Serialized value of the ACF Taxonomy field in the postmeta table
In the post meta table, even multiple values are saved as IDs
WordPress term relationships table
In the taxonomy tables, every relation has a separate record, and each one uses an ID

4. Has four different value formats

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While IDs are saved in the storage, in code, the get_field function may give different responses for the Taxonomy field, depending on the field settings. It can be:

  • An array of WP_Term instances
  • An array of term IDs
  • A single WP_Term instance
  • A single term ID

The appearance setting controls whether it will be an array or a single item, while the Return format controls the value type. If you've chosen the appearance setting that supports multiple values, it'll always return an array, even if the single item is checked.

The rich field settings allow us to make subtle setups according to our needs but also make it harder to work in code, as we need to remember the specific field settings all the time.

You can avoid this hassle by using smart templates from the Advanced Views plugin, with automated template generation and built-in post queries. They'll take care of getting field values, converting formats, and passing them to the template, while you can focus on the layout itself.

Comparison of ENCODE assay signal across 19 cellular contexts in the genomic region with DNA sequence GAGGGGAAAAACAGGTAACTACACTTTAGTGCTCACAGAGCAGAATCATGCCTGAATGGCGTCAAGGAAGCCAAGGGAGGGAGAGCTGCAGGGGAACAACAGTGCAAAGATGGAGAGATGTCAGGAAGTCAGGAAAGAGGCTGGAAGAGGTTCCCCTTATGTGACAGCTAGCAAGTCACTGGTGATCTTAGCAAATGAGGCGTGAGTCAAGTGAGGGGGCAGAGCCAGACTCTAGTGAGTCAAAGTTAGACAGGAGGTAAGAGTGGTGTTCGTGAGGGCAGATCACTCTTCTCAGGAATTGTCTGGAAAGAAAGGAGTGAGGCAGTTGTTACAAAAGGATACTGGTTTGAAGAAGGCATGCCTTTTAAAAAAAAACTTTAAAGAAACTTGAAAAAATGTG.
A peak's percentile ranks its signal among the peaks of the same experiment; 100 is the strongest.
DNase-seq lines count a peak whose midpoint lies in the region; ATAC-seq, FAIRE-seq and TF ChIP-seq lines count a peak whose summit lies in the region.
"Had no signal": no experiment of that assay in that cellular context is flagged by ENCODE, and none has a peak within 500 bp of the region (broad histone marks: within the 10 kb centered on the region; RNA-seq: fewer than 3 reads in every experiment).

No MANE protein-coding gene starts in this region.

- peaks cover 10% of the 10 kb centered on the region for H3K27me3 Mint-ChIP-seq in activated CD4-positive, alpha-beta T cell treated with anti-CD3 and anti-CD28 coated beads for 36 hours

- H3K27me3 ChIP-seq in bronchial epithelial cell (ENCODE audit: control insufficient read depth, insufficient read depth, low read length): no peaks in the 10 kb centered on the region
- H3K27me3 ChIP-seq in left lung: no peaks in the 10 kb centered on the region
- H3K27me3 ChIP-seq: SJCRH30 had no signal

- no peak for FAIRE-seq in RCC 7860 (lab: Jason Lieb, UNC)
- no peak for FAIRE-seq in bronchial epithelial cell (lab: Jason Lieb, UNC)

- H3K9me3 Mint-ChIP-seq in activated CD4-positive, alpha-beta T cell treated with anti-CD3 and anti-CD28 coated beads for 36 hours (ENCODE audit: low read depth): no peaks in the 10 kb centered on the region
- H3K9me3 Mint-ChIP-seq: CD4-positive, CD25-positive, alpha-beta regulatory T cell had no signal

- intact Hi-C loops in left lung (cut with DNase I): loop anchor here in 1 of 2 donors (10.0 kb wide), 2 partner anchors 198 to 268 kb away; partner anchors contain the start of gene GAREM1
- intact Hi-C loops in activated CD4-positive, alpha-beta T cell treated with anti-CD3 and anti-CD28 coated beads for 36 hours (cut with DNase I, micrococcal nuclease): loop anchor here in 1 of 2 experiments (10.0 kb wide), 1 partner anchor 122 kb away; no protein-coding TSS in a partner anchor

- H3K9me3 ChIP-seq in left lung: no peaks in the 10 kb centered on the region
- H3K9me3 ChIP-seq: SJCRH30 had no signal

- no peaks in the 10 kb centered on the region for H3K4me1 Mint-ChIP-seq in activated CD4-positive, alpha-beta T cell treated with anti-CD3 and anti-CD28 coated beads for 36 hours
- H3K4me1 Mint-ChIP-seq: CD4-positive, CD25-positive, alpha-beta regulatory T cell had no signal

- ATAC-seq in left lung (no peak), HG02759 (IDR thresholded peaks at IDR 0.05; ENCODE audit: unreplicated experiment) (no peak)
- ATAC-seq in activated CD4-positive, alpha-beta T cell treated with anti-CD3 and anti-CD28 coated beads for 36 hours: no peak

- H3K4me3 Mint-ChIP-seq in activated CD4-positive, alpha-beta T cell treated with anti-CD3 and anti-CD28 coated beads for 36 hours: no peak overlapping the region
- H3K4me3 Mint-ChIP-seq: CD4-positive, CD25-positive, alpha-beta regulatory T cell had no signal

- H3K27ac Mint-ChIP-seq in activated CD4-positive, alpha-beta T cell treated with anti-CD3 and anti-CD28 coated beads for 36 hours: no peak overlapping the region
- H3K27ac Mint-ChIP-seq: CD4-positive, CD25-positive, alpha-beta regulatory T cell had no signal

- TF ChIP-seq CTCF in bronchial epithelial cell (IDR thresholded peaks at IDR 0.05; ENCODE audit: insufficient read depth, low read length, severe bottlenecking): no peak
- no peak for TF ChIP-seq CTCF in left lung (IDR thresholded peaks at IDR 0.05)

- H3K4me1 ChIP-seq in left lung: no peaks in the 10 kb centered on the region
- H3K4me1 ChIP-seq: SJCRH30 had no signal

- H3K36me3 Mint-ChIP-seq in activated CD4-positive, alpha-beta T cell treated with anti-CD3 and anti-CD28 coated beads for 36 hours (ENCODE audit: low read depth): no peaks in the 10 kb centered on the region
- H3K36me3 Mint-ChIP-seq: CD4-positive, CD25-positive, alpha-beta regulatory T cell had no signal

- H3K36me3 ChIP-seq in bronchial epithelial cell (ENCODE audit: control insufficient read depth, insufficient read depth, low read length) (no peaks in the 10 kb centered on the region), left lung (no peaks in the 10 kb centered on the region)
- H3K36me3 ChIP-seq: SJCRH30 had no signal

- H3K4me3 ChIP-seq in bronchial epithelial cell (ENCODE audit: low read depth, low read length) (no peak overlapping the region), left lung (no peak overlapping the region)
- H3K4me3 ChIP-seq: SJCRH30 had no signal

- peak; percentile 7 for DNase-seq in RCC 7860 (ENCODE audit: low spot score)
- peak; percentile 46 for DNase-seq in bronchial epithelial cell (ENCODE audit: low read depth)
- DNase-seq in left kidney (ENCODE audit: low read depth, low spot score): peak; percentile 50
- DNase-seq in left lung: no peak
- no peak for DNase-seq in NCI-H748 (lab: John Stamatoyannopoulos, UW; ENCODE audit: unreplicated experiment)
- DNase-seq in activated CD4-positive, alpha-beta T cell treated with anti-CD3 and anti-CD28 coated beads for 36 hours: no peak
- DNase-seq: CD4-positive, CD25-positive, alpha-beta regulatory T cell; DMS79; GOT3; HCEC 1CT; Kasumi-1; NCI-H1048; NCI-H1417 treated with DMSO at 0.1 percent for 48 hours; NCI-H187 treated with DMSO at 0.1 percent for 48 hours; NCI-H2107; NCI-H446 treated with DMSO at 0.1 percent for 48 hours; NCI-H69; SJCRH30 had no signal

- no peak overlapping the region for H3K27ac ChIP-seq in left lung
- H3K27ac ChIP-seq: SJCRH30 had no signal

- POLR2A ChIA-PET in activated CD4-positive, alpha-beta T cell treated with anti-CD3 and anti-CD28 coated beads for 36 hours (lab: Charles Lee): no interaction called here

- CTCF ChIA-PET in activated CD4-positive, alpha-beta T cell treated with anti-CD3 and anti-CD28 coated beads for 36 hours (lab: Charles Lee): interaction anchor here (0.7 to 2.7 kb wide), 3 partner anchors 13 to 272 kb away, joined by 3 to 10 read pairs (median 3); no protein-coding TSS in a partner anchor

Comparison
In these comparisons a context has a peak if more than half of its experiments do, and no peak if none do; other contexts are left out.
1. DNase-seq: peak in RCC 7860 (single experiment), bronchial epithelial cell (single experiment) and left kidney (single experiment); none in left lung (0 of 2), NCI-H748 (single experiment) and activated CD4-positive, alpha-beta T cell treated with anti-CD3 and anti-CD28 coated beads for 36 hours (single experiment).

The plugin supports all the meta fields made by the ACF plugin, along with other data vendors.


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The ACF Taxonomy field can serve as an alternative input to the native WordPress taxonomy's sidebar.

By default, the Taxonomy field settings store values in the post meta table, which can have drawbacks when it comes to querying. It's highly recommended to activate the 'load' and 'save' terms options to ensure the best performance and avoid any potential issues with querying in the future.

With the bidirectional feature enabled, the Taxonomy field becomes a superfield, always up-to-date and synced with the related field.

Regardless of the storage setting, the values are saved as IDs. However, the response of the get_field function depends on the field settings and offers four options.

To streamline your workflow and avoid any formatting hassles, you can utilize the Advanced Views plugin, which introduces smart templates. This allows you to focus solely on the layout itself.

About the Author
Maxim Akimov

Certified WordPress expert from Ukraine with over 8 years of experience. Advocate of the BEM methodology and the overall modular approach. Loves sporting activities and enjoys going to the gym and regularly plays table tennis.